MAQUOKETA, Iowa - Texas Gov. Rick Perry got a little help on the campaign trail today from fellow governor Bobby Jindal, who testified to a crowd about Perry's economic success in Texas.
"There are going to be a lot of people running for president who can give a great speech and a lot of people who have come out of Washington, DC. I'm here to help support Rick Perry because I think we've got to elect somebody who's actually run his state before," Jindal said, reviewing a list of ways that he said Perry created a strong economic climate in Texas.
Jindal endorsed Perry in September and was his first high-profile supporter. Perry often jokes on the campaign trail that he and Jindal are competing to create jobs in their home states. Throughout Tuesday's event at the Decker hotel, which drew about 70 people, the two repeatedly referred to each other by their first names.
The two governors have worked together in the past, particularly during natural disasters that threatened the coastline. To prove a point about Perry's leadership skills, Jindal recountedthe time Perry sent state planes to help evacuate Lousiana hospitals before Hurricanes Gustav and Ike.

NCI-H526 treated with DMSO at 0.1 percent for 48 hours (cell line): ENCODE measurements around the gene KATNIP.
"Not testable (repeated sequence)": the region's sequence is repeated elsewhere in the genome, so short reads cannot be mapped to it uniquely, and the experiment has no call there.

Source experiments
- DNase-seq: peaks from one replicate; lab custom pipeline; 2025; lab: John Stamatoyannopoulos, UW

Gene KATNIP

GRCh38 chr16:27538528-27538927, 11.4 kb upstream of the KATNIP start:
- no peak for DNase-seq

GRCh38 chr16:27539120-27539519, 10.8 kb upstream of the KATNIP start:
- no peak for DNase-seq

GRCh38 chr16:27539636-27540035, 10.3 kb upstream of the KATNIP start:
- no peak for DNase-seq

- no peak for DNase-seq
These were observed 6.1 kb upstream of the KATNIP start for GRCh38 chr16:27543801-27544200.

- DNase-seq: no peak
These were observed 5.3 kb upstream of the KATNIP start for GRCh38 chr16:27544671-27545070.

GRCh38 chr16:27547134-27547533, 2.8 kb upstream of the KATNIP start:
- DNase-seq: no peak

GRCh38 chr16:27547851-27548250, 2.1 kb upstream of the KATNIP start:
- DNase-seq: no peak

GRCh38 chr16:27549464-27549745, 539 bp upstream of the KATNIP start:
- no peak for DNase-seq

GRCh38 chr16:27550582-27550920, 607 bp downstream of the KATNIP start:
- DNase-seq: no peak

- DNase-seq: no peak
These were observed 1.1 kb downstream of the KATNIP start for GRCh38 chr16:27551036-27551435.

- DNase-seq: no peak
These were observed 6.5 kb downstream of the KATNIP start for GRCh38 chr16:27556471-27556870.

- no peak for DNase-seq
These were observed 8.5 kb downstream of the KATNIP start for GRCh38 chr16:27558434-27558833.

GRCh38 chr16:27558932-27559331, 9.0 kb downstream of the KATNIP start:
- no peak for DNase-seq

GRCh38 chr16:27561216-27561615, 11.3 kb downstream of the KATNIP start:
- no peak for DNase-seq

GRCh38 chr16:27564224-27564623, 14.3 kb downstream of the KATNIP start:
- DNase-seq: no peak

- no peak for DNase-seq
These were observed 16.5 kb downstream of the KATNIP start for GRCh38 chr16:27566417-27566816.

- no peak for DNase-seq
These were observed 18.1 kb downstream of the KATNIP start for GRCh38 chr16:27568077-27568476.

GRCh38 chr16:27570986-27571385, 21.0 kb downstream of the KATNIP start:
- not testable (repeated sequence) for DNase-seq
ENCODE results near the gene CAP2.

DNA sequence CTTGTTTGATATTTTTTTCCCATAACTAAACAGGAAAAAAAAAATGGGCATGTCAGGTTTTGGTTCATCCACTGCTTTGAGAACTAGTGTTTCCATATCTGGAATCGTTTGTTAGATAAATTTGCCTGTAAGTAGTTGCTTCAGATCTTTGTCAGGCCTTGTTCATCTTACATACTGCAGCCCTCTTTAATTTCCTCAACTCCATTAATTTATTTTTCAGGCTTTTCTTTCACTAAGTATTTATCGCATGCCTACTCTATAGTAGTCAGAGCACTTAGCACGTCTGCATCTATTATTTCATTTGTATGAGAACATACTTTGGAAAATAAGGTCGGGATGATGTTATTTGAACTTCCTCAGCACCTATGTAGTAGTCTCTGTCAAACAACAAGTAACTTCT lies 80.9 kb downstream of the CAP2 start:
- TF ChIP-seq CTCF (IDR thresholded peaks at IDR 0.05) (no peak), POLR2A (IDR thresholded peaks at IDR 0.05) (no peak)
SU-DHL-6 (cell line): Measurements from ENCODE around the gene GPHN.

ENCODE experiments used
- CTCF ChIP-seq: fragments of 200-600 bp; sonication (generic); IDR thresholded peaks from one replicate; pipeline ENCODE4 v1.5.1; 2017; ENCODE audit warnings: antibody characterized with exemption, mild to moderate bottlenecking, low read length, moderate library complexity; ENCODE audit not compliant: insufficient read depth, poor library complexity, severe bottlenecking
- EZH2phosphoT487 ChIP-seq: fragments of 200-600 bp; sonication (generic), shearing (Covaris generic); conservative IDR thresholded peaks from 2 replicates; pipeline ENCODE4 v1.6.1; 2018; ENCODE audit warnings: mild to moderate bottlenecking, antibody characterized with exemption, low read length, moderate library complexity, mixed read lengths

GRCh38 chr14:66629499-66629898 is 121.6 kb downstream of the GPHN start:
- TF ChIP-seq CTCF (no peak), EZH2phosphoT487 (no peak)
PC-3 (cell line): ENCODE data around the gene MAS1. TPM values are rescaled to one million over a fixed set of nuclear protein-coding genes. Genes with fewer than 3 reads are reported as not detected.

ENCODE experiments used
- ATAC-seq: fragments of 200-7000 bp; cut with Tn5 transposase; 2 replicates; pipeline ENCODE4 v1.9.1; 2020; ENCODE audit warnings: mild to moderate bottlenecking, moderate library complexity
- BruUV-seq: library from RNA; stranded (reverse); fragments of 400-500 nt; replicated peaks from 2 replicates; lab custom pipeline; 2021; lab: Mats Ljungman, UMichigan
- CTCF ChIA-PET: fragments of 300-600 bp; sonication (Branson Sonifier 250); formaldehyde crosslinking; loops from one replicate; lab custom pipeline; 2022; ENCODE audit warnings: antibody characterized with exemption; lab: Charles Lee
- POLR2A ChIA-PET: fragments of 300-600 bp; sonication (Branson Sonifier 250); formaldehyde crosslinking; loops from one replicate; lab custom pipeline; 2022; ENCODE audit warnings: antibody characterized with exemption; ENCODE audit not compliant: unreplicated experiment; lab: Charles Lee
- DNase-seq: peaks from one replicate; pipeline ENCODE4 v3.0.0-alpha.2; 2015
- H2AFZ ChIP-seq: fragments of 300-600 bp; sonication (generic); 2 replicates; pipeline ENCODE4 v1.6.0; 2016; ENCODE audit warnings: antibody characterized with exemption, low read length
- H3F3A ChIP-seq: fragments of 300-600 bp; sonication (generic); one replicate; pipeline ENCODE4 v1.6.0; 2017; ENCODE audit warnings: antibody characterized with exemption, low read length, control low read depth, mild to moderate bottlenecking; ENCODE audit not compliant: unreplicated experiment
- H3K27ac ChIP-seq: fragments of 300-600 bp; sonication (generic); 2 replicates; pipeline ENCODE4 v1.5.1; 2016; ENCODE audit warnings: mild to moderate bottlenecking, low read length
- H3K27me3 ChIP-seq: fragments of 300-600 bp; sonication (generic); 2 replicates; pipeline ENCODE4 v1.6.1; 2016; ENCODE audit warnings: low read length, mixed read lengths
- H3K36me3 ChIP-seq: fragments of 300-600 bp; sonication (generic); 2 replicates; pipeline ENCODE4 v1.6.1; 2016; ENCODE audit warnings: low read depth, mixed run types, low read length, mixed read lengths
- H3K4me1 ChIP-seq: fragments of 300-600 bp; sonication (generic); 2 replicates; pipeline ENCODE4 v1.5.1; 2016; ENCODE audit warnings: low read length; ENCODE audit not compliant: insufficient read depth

"Rick didn't once tell me 'did you fill out the paperwork?'" Jindal said as he accused the federal government of being more concerned with procedure than practicality.
At one point, as Perry was telling a woman that his 20-percent flat tax plan eliminated the standard deduction, Jindal gently corrected him from his chair off to the side of the room.
'Rick, you would actually keep your standard deduction in your flat tax," Jindal said.
"Thank you for correcting me on that, not that I ever make a mistake," Perry joked. "It's always good to have Bobby here to correct me."
Perry focused heavily on energy during his own speech. Instead of attacking fellow candidates Mitt Romney and Newt Gingrich, as he has in the past, he accused President Obama of catering to his "radical left-wing base."
Perry urged the president to approve construction of the Keystone XL pipeline project to bring oil from Canada to refineries in Texas. Passing the pipeline - which would anger environmental activists who say it could pollute groundwater along its route - "is more important than your political future," Perry said, addressing Obama.